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Avoidance and Management of Sharps Injuries

1. Occupational Injuries

All blood and body fluids should be considered as potentially infectious. Some clients may be infected (knowingly or unknowingly) with Hepatitis B, Hepatitis C or HIV and it is important to know what action to take in the event of a sharps injury or contamination incident.
Sharps injuries/contamination incidents include:

  •  Inoculation of blood by a needle or other ‘sharp’
  •  Contamination of broken skin with blood
  •  Blood splashes to mucous membrane e.g. eyes or mouth
  •  Contamination where the individual has an open wound and clothes have been soaked by blood
  •  Bites (where the skin is broken).

The risks of transmission from infected carriers in the event of a sharps injury have been estimated to be approximately:

  • • Hepatitis B (high-risk carrier) 1 in 3
  • • Hepatitis C 1 in 30
  • • HIV 1 in 300.

2. Prevention

  1. a) Vaccination

It is strongly recommended that you receive a full course of Hepatitis B vaccine which can be provided through your GP or at a travel clinic. For pre-exposure prophylaxis we would recommend an accelerated schedule consisting of 4 doses at 0, 1, 2 and 12 months. It is very important that you have a blood test 2 months after completion of the course to check that you have responded adequately.
If the response is not sufficient, the doctor will investigate whether there is a specific reason for non-response to the vaccine. It is most important for non-responders to know their status. They may need to be protected by other measures (e.g. immunoglobulin) following a needlestick injury. There are, as yet, no vaccines available against Hepatitis C or HIV.
b) Safe Handling of Sharps
The best protection against sharps incidents is prevention.
See Section D – 4 Safe Handling of Sharps.

c) Management of Sharps Injuries
If a sharps injury/contamination incident occurs:

1. Encourage bleeding from the wound by squeezing gently.
2. Do not suck the wound
3. Wash the wound in soap and warm running water (do not scrub)
4. Dry and cover the wound with a dressing
5. If a splash to the skin, eyes or mouth occurs, rinse with plenty of water
6. An incident form should be completed as soon as the recipient of the injury is able
7. Seek immediate advice from the local Accident and Emergency Department.

You may be offered a booster dose of vaccine (even if you have been fully vaccinated) to provide additional protection. If you have not yet completed the course of vaccine you will be given the next dose of vaccine and advised on how to complete the schedule. If you have not started a course of vaccine, an accelerated course consisting of 3 doses at 0, 7 and 21 days followed by a 4th dose at 12 months after the first dose should be given.
Dependent on the incident your doctor may also take a blood sample from you at the time and retest you approximately 6 months later to provide reassurance that you have not been infected.
If the client involved in the contamination incident is known to be a Hepatitis B or Hepatitis C carrier, please pass on this information to the doctor so they can organise appropriate follow-up blood tests for you.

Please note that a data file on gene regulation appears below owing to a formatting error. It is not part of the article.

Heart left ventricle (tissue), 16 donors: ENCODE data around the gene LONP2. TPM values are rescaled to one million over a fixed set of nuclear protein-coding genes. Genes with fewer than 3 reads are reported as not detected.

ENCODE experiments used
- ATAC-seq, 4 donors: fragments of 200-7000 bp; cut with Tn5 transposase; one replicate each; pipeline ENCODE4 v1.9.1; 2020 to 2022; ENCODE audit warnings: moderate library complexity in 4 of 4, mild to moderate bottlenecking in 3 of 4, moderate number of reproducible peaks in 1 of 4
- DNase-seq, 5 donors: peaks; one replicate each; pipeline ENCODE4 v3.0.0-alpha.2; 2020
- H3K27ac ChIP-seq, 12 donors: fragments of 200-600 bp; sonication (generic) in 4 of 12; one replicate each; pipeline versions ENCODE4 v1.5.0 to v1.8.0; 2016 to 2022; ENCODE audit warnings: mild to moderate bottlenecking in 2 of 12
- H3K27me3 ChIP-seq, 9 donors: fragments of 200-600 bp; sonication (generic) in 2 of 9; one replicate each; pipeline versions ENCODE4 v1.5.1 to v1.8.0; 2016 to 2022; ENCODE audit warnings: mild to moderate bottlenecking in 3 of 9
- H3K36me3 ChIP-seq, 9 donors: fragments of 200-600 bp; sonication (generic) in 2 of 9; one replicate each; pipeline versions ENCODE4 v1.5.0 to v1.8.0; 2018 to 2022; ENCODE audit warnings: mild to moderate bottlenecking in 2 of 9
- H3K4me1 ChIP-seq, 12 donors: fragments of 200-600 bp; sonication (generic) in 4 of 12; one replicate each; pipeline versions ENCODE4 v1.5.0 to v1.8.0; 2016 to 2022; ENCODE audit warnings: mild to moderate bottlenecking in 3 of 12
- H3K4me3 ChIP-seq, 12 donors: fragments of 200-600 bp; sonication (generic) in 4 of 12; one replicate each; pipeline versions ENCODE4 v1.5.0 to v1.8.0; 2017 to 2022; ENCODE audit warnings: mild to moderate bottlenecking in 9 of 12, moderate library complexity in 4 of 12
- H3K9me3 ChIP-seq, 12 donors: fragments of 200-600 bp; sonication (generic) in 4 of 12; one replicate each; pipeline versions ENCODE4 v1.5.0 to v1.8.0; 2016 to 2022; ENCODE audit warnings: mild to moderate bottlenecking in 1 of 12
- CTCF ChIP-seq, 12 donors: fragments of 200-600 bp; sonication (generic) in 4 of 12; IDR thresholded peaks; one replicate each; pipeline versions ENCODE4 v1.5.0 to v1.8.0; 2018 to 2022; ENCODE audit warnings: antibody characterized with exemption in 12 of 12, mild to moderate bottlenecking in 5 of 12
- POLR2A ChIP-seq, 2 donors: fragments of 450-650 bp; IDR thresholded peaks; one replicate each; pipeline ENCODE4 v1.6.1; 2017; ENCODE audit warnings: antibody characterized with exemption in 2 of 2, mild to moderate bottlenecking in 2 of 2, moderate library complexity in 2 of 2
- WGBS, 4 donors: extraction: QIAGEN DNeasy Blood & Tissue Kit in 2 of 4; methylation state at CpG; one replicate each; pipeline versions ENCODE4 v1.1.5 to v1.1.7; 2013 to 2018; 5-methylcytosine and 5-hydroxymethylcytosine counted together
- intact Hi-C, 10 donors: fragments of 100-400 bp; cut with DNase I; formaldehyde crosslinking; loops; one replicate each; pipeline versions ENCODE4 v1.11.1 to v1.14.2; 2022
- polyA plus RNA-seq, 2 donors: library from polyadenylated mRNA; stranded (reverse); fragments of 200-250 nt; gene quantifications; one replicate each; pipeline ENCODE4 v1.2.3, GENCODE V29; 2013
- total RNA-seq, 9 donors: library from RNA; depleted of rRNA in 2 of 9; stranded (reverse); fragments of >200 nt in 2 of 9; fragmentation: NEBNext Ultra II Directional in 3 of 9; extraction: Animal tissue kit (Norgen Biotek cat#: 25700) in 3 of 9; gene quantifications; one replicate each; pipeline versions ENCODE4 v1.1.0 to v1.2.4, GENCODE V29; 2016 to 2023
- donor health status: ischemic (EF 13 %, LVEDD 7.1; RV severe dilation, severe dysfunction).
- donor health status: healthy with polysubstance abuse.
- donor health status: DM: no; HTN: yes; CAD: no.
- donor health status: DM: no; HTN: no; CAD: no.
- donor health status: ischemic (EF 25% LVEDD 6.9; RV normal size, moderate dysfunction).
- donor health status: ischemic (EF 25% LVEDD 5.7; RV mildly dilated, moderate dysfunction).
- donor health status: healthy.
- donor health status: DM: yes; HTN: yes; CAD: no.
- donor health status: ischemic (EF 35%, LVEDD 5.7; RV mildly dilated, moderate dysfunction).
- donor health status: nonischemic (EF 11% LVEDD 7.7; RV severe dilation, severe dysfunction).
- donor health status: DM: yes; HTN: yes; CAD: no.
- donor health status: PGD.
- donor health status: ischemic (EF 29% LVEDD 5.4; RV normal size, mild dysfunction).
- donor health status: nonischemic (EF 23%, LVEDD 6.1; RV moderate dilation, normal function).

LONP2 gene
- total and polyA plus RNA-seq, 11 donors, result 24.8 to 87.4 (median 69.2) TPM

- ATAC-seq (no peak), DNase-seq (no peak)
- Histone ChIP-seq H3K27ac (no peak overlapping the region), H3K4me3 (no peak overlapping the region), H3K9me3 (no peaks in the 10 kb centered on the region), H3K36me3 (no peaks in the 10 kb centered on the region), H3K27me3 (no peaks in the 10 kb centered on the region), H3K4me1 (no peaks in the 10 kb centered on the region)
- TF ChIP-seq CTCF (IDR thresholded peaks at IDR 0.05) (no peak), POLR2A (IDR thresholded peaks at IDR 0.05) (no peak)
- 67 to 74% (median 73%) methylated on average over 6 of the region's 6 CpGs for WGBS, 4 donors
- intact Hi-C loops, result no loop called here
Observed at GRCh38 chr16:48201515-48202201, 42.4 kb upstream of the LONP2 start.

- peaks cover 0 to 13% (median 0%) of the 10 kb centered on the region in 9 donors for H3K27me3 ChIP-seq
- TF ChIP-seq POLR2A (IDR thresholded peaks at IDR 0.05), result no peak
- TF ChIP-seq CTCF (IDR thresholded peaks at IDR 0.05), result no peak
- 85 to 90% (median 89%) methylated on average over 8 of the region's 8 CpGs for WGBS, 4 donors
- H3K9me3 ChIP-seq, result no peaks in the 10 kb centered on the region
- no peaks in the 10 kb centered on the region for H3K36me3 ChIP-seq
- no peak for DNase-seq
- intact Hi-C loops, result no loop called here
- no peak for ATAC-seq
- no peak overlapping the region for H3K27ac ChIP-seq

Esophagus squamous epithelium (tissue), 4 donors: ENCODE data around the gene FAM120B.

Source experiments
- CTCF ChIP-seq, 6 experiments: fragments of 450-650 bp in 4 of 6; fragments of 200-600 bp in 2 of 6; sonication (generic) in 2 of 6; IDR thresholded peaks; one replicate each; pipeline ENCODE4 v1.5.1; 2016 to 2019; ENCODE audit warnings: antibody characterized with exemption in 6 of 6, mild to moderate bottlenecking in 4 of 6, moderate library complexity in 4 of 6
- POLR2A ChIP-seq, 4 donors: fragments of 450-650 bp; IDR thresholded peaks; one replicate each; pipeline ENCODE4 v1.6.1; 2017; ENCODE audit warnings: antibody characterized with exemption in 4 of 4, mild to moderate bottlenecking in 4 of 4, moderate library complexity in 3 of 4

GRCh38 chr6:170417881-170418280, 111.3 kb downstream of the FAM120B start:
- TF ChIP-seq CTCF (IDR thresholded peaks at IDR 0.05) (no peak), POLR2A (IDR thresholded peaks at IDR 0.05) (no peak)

If the client involved in the contamination incident is known to be HIV positive you should attend the Accident and Emergency Department without delay (preferably within the hour) explaining clearly to the receptionist/triage nurse what has happened so you can be seen as priority. This is to enable a rapid risk assessment to be done and to decide whether there is an indication for offering you post-exposure prophylaxis. This is likely to be most effective if given as quickly as possible after the exposure hence the need for prompt assessment.


Decontamination of Equipment

1. Introduction

The aim of decontaminating equipment is to prevent potentially pathogenic organisms reaching a susceptible host in sufficient numbers to cause infection.
Certain items are classified as single-use only. These items must never be re-used. If in doubt, refer to the manufacturer’s recommendations.
Re-usable equipment should be appropriately decontaminated between each patient using a risk assessment model. Use only the method advised by the manufacturer - using any other process may invalidate warranties and transfer liability from the manufacturer to the person using or authorising the process. If you have any doubts about the manufacturer’s recommendations, seek further advice.

  • Cleaning is a process ‘which physically removes contamination but does not necessarily destroy micro-organisms.’ The reduction of microbial contamination cannot be defined and will depend upon many factors including the efficiency of the cleaning process and the initial bio-burden (amount of contamination). Cleaning is an essential prerequisite of equipment decontamination to ensure effective disinfection or sterilisation can subsequently be carried out
  • Disinfection ‘is a process used to reduce the number of viable micro-organisms, which may not necessarily inactivate some viruses and bacterial spores.’ Disinfection will not achieve the same reduction in microbial contamination levels as sterilisation


  • Sterilisation (e.g. autoclaving) is a process used to render the object free from viable micro-organisms, including spores and viruses. It is essential that all instruments in contact with non-intact skin be sterile.


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